Unlike most other industries, safety in healthcare has a unique set of circumstances to overcome: 1) patients die from errors one-at-a-time, and 2) we rarely find out exactly why. The “sensationalism” from a front-page disaster is completely absent. And, due to a myriad of factors, the underlying hazards usually remain a secret.
As we ride the crest of a current wave of interest in “patient safety,” is the refreshing new focus blinding us to the reality that safety has always been a difficult business? Even in industries that have a refined safety infrastructure, managing the risk of harm continues to be an ongoing effort with many obstacles. Because of safety’s inherent invisibility, the push for it in all industries would decay to zero without a continuous input of energy. What’s the best way to illuminate and fix the issues of safety in healthcare? Enlist the work of safety experts to design and manage safety into the healthcare system.
By its very nature, safety remains an enigma to most people. Safety is invisible. Not only is the result of good safety management remarkably inconsequential (ie: nothing happens!), but the components of un-safe operations – risk – are imperceptible to the untrained eye as well. For these reasons, risks develop and propagate within industrial processes, including healthcare, until these latent conditions cause an accident: a patient death. By the time these latent failures contribute to a catastrophic event, they have been in place for so long that they are considered “normal” to all but the most incisive, well-trained investigator. Therefore, the business of “safety” in all industries, including healthcare, should be left to the trained and committed experts.
Safety in commercial aviation provides a good illustration of the difficulties healthcare will face in making true and sustained safety breakthroughs. A substantial effort over some 60 years has brought us to the present day where fatalities are quite rare. Indeed, today marks more than 3 years since 50 people died in the crash of Continental Connection Flight 3407 near Buffalo, NY. That crash on February 12, 2009 marked the last fatal airline accident in the U.S. Since that day, our commercial air carrier system has operated more than 30 million flights and carried over 2 billion passengers without a single fatality. And while that remarkable statistic suggests a crowning achievement worthy of a day-of-rest for the safety team, that could not be further from the truth. Today, the safety machinery in aviation is humming as loudly as it ever has.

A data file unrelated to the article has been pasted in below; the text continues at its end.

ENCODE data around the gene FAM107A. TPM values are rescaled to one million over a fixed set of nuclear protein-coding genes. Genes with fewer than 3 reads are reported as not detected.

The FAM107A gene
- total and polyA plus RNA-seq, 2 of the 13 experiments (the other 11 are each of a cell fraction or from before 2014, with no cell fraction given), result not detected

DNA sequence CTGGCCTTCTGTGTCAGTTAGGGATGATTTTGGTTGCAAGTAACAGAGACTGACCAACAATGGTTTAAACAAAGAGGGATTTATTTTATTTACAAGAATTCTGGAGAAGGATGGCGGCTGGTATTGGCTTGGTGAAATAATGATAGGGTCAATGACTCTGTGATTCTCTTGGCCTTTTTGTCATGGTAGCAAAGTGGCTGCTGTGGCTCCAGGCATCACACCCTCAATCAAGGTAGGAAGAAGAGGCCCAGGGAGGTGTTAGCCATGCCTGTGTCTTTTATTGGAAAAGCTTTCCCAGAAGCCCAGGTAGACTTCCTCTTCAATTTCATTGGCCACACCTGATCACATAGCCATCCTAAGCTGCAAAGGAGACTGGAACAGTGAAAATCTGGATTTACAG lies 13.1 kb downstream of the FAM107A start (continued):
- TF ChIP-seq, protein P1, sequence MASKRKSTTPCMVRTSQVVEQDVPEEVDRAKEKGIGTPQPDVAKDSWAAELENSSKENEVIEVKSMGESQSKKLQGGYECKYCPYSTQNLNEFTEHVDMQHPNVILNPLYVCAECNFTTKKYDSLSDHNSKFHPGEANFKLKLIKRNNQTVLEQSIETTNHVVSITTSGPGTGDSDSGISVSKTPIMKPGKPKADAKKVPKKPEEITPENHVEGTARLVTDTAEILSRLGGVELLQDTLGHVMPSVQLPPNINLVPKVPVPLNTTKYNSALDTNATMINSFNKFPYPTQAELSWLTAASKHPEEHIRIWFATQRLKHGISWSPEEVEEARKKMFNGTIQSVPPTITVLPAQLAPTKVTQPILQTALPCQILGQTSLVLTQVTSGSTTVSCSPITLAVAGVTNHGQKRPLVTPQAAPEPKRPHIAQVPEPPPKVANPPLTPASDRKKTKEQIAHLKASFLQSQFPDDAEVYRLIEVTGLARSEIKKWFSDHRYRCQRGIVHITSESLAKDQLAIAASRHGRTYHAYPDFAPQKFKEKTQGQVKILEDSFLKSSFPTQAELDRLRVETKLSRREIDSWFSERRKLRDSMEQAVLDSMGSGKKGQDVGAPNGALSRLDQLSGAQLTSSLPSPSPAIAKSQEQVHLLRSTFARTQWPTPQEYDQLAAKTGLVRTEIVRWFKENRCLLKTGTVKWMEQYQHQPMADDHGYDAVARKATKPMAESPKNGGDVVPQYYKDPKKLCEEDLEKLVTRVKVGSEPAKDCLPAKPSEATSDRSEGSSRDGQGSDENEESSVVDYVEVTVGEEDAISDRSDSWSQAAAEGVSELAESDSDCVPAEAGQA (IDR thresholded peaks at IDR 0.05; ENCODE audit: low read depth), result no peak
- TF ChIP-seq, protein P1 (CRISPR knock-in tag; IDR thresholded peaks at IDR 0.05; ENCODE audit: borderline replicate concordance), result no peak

To understand the history of commercial aviation is to know the necessary steps healthcare must take for patient safety. Yet, absent from healthcare are two of the most essential components responsible for the progress of aviation safety: 1) the sensationalism of a spectacular crash, and 2) the subsequent exhaustive investigation. In the absence of sensationalism, and with healthcare-style secrecy, aviation would not have reached this milestone in a paltry 60 years. And healthcare stands to endure the status quo for at least 60 more years unless these industry-specific handicaps are overcome.
And while we imagine that, as a result of a high “body count”, the unencumbered aviation community made instant and striking modifications to its practices, that is clearly not the case. For, even with the galvanizing effect of a series of major air disasters, the subsequent changes took decades of work spearheaded by safety experts. To illustrate, let’s look at a single element of the entire realm of aviation safety: Crew Resource Management (“CRM”). Although CRM is a cornerstone of the management of safety, it embraces only a fraction of the entire scope of system-wide safety. CRM is the study of, and training in, cognitive and inter-personal skills: the non-technical behaviors of workers in a high-risk workplace. It addresses the human components of error: interaction, communication, interpretation, perception, fatigue, behavior, and other non-technical aspects of job performance.
On the night of December 29, 1972, 101 people died when a giant, brand-new Lockheed L-1011 crashed into the Florida Everglades. The crash of Eastern Flight 401 was attributed to “pilot error.” Indeed, a burnt-out landing gear indicator light bulb, and subsequent preoccupation by all three pilots, ultimately resulted in disaster. Despite a high death toll and obvious human behavioral factors, the need for CRM would go unrecognized for many more years.